4. I’m with Jackie, since the appearance of affordable magnification spectacles on every store counter in the city I too have garnered a serious collection. I confess the gathering bug is mainly for their pretty coloured frames and the fact that I can have a pair on every possible surface just in case – though oddly I never have a pair on me to read what the magnification strength is at the time of purchase ……… Derrick, I should like to see a long shot of your house and garden looking chocolate box perfect in high summer – is that possible? Or would you be in danger of getting mown down by passing vehicles as you back across the road to get the perfect angle? (In which case I withdraw my request!)

  5. Todays story-line made me smile, travelling from beautiful flowers, to multi-coloured umbrellas and ending in a smiling spectacle……

  6. It is cruel to single out one flower for praise but the bunch of fuchsia Sir Matt Busby is charming. Your camera has done adequate justice to the market. The mystery of the ‘multi-ocular device’ left me similing.

  7. I agree with Osyth. My first thought when I saw the photograph was that it was Her Majesty incognito, on her way back from Tescos by the look of it.

  8. A gorgeous array of individual ,more distinctive in their simplicity, flowers!! 🌸

    I absolutely savored this post with my first cup of coffee, Derrick. (7:23 am on Sunday)
    The humor of umbrellas and summer blouses, most having umbrellas, but one poor woman, not made me smile.
    But the person who had me chuckling, as my Mom in her younger years did the same as your Jackie: “multi- ocular devices!” πŸ™‚ πŸ™‚
    We have had dollar reading glasses for over ten years, so I used to buy black plaid frames, red, and sparkly pairs for my Mom! πŸ€“ πŸ€—

      • Do you not need reading glasses, Derrick? When I am deadheading my plants, I think of you & often wonder if you use your reading glasses to deadhead. I seem to have trouble recognizing if a piece of plant is an old flower, spent and going to seed, or a new bud just getting ready to bloom. I thought m y reading glasses might help.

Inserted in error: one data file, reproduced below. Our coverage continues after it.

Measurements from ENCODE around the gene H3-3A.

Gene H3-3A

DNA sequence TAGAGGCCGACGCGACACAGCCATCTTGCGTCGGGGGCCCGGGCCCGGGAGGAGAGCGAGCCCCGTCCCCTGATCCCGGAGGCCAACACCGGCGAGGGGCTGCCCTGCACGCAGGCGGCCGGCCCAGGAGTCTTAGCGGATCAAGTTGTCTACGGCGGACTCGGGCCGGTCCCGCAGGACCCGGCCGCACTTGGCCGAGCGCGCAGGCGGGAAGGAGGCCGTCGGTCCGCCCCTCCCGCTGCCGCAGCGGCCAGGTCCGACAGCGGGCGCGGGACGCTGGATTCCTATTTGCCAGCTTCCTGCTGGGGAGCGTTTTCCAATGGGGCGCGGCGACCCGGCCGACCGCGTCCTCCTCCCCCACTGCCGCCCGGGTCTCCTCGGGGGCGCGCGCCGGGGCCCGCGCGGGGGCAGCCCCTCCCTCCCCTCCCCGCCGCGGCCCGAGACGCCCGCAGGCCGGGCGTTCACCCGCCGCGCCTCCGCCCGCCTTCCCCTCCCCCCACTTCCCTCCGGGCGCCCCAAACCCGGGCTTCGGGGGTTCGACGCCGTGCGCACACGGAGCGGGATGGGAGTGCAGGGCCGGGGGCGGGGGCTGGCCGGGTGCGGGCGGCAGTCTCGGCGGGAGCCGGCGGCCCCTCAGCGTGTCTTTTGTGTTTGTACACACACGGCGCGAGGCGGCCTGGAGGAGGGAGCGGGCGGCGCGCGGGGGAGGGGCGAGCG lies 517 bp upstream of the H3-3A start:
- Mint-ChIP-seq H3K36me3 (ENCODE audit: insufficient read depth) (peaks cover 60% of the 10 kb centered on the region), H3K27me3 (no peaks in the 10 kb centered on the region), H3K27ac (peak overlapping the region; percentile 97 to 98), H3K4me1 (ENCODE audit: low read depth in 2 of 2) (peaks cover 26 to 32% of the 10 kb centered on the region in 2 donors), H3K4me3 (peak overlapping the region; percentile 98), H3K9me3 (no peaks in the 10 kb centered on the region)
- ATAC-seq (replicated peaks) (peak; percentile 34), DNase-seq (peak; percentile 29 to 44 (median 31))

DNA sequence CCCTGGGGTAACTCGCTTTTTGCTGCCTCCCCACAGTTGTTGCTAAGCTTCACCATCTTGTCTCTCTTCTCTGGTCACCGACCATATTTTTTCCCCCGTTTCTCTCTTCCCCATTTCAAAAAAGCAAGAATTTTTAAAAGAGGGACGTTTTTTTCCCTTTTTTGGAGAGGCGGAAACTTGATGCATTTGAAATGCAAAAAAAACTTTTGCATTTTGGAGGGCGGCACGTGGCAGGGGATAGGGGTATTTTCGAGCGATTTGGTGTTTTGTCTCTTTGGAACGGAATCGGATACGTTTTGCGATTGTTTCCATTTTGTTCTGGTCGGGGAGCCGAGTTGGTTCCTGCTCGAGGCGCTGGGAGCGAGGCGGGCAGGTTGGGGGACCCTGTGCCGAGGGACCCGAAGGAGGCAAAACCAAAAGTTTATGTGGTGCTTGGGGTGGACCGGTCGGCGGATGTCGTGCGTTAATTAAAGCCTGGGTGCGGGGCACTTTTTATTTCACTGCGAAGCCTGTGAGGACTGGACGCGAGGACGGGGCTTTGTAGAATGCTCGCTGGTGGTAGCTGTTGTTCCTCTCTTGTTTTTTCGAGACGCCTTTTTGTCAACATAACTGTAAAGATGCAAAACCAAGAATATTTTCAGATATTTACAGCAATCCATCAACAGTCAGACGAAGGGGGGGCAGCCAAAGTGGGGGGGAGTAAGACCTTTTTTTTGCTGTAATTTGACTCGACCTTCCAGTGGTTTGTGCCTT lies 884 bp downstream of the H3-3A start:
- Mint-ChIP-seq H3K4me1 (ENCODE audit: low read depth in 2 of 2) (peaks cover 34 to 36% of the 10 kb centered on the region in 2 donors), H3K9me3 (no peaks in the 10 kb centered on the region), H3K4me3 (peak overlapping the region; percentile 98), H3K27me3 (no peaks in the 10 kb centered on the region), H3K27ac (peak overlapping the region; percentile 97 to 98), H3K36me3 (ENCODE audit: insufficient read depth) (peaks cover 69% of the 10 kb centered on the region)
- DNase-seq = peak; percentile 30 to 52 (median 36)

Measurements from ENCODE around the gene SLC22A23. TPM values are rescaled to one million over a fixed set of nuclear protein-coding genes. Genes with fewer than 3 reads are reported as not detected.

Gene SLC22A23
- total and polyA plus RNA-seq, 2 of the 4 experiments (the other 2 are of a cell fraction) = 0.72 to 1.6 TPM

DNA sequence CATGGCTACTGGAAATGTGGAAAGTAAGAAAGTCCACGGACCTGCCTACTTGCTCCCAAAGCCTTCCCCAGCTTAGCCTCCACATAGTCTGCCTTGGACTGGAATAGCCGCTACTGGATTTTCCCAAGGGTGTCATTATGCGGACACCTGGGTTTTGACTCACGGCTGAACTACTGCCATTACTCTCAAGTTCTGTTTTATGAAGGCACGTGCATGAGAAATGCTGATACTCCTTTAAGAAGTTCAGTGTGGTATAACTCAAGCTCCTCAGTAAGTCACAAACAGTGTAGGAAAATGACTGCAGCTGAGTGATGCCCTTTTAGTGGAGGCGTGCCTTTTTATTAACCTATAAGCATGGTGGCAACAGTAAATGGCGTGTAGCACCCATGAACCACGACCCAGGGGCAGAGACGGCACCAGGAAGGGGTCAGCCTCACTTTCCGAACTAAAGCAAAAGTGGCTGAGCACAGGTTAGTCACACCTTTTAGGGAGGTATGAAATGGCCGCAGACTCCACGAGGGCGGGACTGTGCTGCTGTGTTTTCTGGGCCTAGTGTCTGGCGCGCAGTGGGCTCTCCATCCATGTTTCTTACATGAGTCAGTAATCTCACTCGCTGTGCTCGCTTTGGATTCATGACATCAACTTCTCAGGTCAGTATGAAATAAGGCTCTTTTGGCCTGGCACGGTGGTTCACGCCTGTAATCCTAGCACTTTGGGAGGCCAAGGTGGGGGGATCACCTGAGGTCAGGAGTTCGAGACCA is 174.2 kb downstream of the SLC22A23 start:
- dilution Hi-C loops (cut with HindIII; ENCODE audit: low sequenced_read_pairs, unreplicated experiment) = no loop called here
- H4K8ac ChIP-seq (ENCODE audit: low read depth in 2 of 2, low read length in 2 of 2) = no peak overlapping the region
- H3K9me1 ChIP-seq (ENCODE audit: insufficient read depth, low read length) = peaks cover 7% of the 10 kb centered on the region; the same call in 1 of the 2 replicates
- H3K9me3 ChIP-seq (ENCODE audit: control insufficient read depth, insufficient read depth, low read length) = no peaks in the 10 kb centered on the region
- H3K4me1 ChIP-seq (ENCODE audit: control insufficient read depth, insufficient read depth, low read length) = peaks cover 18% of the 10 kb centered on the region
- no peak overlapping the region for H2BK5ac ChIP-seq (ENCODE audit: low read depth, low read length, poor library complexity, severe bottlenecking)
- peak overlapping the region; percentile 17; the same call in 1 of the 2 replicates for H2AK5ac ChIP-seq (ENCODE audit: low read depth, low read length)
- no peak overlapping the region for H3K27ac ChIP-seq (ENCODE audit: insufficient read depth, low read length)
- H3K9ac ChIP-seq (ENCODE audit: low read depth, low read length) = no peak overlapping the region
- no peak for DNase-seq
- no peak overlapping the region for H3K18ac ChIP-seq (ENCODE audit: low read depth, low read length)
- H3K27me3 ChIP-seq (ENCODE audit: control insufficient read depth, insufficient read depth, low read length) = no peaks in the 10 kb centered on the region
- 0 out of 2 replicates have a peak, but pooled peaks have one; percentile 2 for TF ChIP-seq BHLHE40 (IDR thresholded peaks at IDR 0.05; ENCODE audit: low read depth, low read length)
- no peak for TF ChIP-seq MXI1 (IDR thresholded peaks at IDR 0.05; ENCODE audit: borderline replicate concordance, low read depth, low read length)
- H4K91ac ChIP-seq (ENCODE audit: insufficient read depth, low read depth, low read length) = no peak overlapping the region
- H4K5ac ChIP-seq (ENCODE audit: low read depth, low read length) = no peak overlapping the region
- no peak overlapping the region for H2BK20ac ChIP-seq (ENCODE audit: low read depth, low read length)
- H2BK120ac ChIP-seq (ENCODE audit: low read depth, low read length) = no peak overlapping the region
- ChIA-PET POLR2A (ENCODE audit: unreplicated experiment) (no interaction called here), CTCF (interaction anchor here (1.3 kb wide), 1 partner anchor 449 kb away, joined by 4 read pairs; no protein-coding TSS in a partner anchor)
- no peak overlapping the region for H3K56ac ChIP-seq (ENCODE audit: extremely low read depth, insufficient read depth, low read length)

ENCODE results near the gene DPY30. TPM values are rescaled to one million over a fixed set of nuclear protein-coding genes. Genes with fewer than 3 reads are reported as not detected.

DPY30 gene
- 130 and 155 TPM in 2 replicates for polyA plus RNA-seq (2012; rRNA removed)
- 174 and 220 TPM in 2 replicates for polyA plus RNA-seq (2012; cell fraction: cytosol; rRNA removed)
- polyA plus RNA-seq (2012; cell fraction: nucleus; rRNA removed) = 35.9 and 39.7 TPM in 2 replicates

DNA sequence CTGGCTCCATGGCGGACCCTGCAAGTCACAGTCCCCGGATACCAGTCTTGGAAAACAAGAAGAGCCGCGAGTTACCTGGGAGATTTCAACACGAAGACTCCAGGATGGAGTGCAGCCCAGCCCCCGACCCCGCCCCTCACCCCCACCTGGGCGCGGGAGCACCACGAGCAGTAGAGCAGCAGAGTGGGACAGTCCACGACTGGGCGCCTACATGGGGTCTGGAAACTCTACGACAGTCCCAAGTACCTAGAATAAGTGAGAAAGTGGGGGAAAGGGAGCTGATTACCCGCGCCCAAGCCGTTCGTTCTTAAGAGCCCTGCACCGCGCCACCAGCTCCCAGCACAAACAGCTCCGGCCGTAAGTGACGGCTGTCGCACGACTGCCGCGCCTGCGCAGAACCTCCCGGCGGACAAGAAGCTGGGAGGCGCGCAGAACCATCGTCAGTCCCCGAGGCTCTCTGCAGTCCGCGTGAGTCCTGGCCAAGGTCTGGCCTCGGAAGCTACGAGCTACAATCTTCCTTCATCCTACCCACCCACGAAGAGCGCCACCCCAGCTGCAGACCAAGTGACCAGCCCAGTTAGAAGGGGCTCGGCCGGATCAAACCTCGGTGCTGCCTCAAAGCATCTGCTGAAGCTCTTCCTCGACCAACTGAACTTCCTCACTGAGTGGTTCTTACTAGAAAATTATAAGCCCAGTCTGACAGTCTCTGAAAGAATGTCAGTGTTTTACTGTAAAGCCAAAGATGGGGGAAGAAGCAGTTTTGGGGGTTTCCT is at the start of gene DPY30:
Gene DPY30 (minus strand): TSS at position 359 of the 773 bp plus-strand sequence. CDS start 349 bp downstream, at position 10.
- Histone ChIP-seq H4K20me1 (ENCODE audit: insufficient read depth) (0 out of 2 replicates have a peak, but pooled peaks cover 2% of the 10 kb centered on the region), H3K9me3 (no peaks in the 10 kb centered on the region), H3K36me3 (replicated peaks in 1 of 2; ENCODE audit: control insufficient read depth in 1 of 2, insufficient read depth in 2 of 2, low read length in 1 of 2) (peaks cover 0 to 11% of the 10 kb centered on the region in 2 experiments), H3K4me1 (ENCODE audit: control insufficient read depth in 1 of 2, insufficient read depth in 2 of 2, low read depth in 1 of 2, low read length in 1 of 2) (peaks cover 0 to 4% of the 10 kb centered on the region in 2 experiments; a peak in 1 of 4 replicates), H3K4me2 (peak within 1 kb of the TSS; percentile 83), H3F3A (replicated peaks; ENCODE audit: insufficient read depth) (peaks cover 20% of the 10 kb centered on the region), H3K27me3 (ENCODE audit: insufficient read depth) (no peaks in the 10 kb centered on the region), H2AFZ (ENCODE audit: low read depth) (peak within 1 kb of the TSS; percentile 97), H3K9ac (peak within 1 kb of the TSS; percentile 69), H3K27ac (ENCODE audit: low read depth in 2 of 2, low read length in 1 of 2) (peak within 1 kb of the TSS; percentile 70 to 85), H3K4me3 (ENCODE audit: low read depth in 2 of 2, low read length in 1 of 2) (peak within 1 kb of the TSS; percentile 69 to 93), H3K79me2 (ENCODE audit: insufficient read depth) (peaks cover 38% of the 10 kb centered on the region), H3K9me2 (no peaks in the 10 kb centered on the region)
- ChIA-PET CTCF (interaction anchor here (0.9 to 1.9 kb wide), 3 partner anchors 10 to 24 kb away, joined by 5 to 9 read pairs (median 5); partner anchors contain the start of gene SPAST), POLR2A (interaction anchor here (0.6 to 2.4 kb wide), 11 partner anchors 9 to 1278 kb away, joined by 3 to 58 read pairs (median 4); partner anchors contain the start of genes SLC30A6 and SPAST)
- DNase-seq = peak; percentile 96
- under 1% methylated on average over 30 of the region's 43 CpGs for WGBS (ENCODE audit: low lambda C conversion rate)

• I’m sure they would, Jodie. Having been short sighted since 18 I had a cataract op in my left eye when I was about 50. This was the result of a cricket ball in the eye at 14. Thereafter my sight has improved with age, and I now only wear specs for TV. I never use any for photography, which is lucky.

      • Ah, lucky, indeed (excepting that cataract operation – yuck). I’ve had a terrible time getting used to reading glasses. They make me dizzy when I look up and everything looks weird.

        • When I was in a life drawing group a few years ago, I needed specs to see the model, but not to see the paper. You will know how important it is to see the textures you are working on. I solved the problem with varifocals – for distance on the one hand and plain glass on the other. I had to get used to that but it didn’t take long.

      • Varifocals – I will need to look into them. I can practically drive without my far away glasses and I can practically see up close without my reading glasses – but when I am trying to do both (far away and close) it becomes a mess if I have any glasses on.

  9. Every flower holds its own beauty, but I especially love the fuchsia Sir Matt Busby.
    To spend a day in your garden would be the best birthday present I could receive πŸ™‚
    The relationship you and your wife enjoy is a blessing that overflows in the plants around you <3